This means that you can use var \u0061 and var a interchangeably. Similarly, since var 1 is invalid, so is var \u0031.

Two IdentifierNames that are canonically equivalent according to the Unicode standard are not equal unless they are represented by the exact same sequence of code units.

So, ma\u00F1ana and man\u0303ana are two different variable names, even though they’re equivalent after Unicode normalization.

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Examples inside vRO

The following are all examples of valid JavaScript variable names that will work in vRO

System.log(λ);

// How convenient!
var π = Math.PI;
System.log("Value of PI: "+π);

// Sometimes, you just have to use the Bad Parts of JavaScript:
var ಠ_ಠ = "Angry";
System.log(ಠ_ಠ);

// Code, Y U NO WORK?!
var ლ_ಠ益ಠ_ლ = 42;
System.log(ლ_ಠ益ಠ_ლ );

// Obfuscate boring variable names for great justice
var \u006C\u006F\u006C\u0077\u0061\u0074 = 'heh';

// Did you know about the [.] syntax?
var ᱹ = 1;
System.log([1, 2, 3][ᱹ] === 2);

// While perfectly valid, this doesn’t work in most browsers:
var foo\u200Cbar = 42;

// This is *not* a bitwise left shift (`<<`):
var 〱〱 = 2;
System.log(〱〱 << 〱〱); // This is though


// Fun with Roman numerals
var Ⅳ = 4;
var Ⅴ = 5;
System.log(Ⅳ + Ⅴ); // 9

// OK, it's gone too far now

var Hͫ̆̒̐ͣ̊̄ͯ͗͏̵̗̻̰̠̬͝ͅE̴̷̬͎̱̘͇͍̾ͦ͊͒͊̓̓̐_̫̠̱̩̭̤͈̑̎̋ͮͩ̒͑̾͋͘Ç̳͕̯̭̱̲̣̠̜͋̍O̴̦̗̯̹̼ͭ̐ͨ̊̈͘͠M̶̝̠̭̭̤̻͓͑̓̊ͣͤ̎͟͠E̢̞̮̹͍̞̳̣ͣͪ͐̈T̡̯̳̭̜̠͕͌̈́̽̿ͤ̿̅̑Ḧ̱̱̺̰̳̹̘̰́̏ͪ̂̽͂̀͠ = 'Zalgo';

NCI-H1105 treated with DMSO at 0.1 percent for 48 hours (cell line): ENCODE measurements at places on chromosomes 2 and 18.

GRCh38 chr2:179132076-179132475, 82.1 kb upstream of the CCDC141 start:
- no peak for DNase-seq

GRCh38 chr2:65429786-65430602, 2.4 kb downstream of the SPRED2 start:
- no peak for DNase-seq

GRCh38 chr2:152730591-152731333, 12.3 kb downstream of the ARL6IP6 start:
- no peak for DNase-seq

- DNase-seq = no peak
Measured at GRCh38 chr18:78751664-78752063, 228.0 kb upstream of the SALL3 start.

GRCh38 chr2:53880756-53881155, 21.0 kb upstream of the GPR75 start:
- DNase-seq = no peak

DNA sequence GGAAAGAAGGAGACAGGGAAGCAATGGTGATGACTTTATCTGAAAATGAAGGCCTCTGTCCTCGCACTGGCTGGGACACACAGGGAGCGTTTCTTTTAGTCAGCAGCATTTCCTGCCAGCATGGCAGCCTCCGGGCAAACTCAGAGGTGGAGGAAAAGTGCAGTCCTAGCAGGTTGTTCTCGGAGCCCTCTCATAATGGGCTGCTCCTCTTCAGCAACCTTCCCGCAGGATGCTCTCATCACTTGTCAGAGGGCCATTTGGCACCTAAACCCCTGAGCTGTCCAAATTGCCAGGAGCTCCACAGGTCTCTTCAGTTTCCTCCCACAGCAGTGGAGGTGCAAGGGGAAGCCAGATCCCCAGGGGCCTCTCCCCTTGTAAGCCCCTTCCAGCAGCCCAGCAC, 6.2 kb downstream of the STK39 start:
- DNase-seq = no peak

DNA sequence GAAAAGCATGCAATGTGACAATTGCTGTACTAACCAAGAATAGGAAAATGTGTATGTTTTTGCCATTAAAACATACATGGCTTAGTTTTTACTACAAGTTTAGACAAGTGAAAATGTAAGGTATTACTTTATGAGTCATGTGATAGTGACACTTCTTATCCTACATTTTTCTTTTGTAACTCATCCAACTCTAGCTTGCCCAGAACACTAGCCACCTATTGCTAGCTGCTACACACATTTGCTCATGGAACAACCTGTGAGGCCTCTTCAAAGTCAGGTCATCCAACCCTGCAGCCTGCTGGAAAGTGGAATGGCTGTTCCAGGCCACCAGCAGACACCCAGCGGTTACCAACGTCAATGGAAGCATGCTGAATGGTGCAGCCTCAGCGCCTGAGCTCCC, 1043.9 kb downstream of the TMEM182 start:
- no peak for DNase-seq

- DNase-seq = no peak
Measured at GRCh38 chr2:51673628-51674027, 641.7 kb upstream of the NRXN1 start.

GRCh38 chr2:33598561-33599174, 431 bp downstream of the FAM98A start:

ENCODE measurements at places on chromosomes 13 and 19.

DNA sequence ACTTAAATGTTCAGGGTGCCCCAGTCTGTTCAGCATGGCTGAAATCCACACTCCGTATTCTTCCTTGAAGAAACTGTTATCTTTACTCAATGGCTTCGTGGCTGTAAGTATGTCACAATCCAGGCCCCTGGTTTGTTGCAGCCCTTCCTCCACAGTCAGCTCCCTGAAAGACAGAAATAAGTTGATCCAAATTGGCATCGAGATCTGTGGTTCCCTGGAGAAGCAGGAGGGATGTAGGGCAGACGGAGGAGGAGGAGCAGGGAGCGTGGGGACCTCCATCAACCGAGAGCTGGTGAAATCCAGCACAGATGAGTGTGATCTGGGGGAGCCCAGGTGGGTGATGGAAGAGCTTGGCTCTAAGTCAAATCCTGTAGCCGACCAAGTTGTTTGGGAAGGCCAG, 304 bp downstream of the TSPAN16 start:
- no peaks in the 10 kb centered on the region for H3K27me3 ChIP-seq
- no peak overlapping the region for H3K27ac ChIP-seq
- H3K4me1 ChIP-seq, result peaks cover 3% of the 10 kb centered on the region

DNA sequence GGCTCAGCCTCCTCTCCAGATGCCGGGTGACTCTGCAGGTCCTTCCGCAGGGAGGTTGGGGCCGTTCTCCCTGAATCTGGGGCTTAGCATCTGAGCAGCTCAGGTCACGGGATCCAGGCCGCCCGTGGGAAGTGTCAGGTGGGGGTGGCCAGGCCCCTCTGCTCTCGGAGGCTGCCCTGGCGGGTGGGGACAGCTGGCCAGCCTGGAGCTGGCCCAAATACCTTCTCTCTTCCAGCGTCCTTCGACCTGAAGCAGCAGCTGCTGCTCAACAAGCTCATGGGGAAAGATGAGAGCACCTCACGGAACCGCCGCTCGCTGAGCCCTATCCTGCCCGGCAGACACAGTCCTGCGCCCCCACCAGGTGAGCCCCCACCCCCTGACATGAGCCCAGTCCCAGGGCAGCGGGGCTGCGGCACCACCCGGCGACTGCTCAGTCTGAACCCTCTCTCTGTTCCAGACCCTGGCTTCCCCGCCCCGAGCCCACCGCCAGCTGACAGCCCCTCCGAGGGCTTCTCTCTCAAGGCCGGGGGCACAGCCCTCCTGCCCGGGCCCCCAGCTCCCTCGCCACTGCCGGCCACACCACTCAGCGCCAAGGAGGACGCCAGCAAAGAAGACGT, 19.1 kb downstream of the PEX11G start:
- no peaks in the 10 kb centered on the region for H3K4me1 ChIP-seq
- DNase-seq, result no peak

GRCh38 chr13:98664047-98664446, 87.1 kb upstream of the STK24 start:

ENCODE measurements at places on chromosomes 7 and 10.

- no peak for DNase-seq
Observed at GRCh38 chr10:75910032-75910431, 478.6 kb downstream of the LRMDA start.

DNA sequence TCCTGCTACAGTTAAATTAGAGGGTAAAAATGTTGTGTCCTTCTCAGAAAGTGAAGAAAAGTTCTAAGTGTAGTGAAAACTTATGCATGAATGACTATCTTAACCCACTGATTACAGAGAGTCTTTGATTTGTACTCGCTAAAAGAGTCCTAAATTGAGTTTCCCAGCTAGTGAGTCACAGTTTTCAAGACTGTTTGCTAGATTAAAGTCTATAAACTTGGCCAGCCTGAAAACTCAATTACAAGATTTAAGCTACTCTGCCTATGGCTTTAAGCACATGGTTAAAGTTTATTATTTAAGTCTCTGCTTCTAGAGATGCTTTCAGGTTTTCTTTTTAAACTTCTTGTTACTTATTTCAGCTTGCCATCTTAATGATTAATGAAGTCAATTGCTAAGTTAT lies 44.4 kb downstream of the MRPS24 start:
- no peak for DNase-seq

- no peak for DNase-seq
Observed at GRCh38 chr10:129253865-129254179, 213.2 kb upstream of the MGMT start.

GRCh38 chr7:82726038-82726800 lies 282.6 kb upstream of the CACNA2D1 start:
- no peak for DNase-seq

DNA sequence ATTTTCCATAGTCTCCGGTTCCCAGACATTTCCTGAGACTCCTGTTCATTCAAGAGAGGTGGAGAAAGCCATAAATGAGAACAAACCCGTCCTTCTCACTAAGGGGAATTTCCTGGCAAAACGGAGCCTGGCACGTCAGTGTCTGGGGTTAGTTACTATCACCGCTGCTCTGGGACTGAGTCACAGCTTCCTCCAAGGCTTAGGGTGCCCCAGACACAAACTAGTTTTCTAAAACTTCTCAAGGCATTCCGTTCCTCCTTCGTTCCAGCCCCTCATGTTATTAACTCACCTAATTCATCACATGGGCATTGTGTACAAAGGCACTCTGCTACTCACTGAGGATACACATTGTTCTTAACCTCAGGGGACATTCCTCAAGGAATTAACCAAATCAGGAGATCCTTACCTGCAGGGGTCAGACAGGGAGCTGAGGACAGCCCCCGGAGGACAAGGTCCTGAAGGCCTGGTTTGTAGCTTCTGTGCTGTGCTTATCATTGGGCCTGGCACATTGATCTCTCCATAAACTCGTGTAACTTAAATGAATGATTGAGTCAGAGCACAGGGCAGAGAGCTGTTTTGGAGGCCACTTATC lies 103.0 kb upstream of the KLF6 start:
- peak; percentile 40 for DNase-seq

System.log("Hͫ̆̒̐ͣ̊̄ͯ͗͏̵̗̻̰̠̬͝ͅE̴̷̬͎̱̘͇͍̾ͦ͊͒͊̓̓̐_̫̠̱̩̭̤͈̑̎̋ͮͩ̒͑̾͋͘Ç̳͕̯̭̱̲̣̠̜͋̍O̴̦̗̯̹̼ͭ̐ͨ̊̈͘͠M̶̝̠̭̭̤̻͓͑̓̊ͣͤ̎͟͠E̢̞̮̹͍̞̳̣ͣͪ͐̈T̡̯̳̭̜̠͕͌̈́̽̿ͤ̿̅̑Ḧ̱̱̺̰̳̹̘̰́̏ͪ̂̽͂̀͠ "+ Hͫ̆̒̐ͣ̊̄ͯ͗͏̵̗̻̰̠̬͝ͅE̴̷̬͎̱̘͇͍̾ͦ͊͒͊̓̓̐_̫̠̱̩̭̤͈̑̎̋ͮͩ̒͑̾͋͘Ç̳͕̯̭̱̲̣̠̜͋̍O̴̦̗̯̹̼ͭ̐ͨ̊̈͘͠M̶̝̠̭̭̤̻͓͑̓̊ͣͤ̎͟͠E̢̞̮̹͍̞̳̣ͣͪ͐̈T̡̯̳̭̜̠͕͌̈́̽̿ͤ̿̅̑Ḧ̱̱̺̰̳̹̘̰́̏ͪ̂̽͂̀͠);

Can you use them in between scripts?

Interestingly, we can also use this variable names not only in the scripts but also, out of them i.e. as inputs, outputs and attributes. See this action’s input:

As we see, vRO raises an alarm here saying that Parameter name can contain only letters, numbers, and the symbols "_" and "$". Parameter name cannot start or end with ".".

However, when I run this action, it runs perfectly normal.

I think it is quite amusing. If used dexterously, it could give another dimension to your code. 👽

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JavaScript variable name validator

Even if you’d learn these rules by heart, it would be virtually impossible to memorize every character in the different Unicode categories that are allowed. If you were to summarize all these rules in a single ASCII-only regular expression for JavaScript, it would be 11,236 characters long.

For that reason, you can go to mothereff.in/js-variables, a webtool and check if a given string is a valid variable name in JavaScript or not.

That’s it in this post. If you want to know more about the JavaScript implementation in vRO, check out my other posts.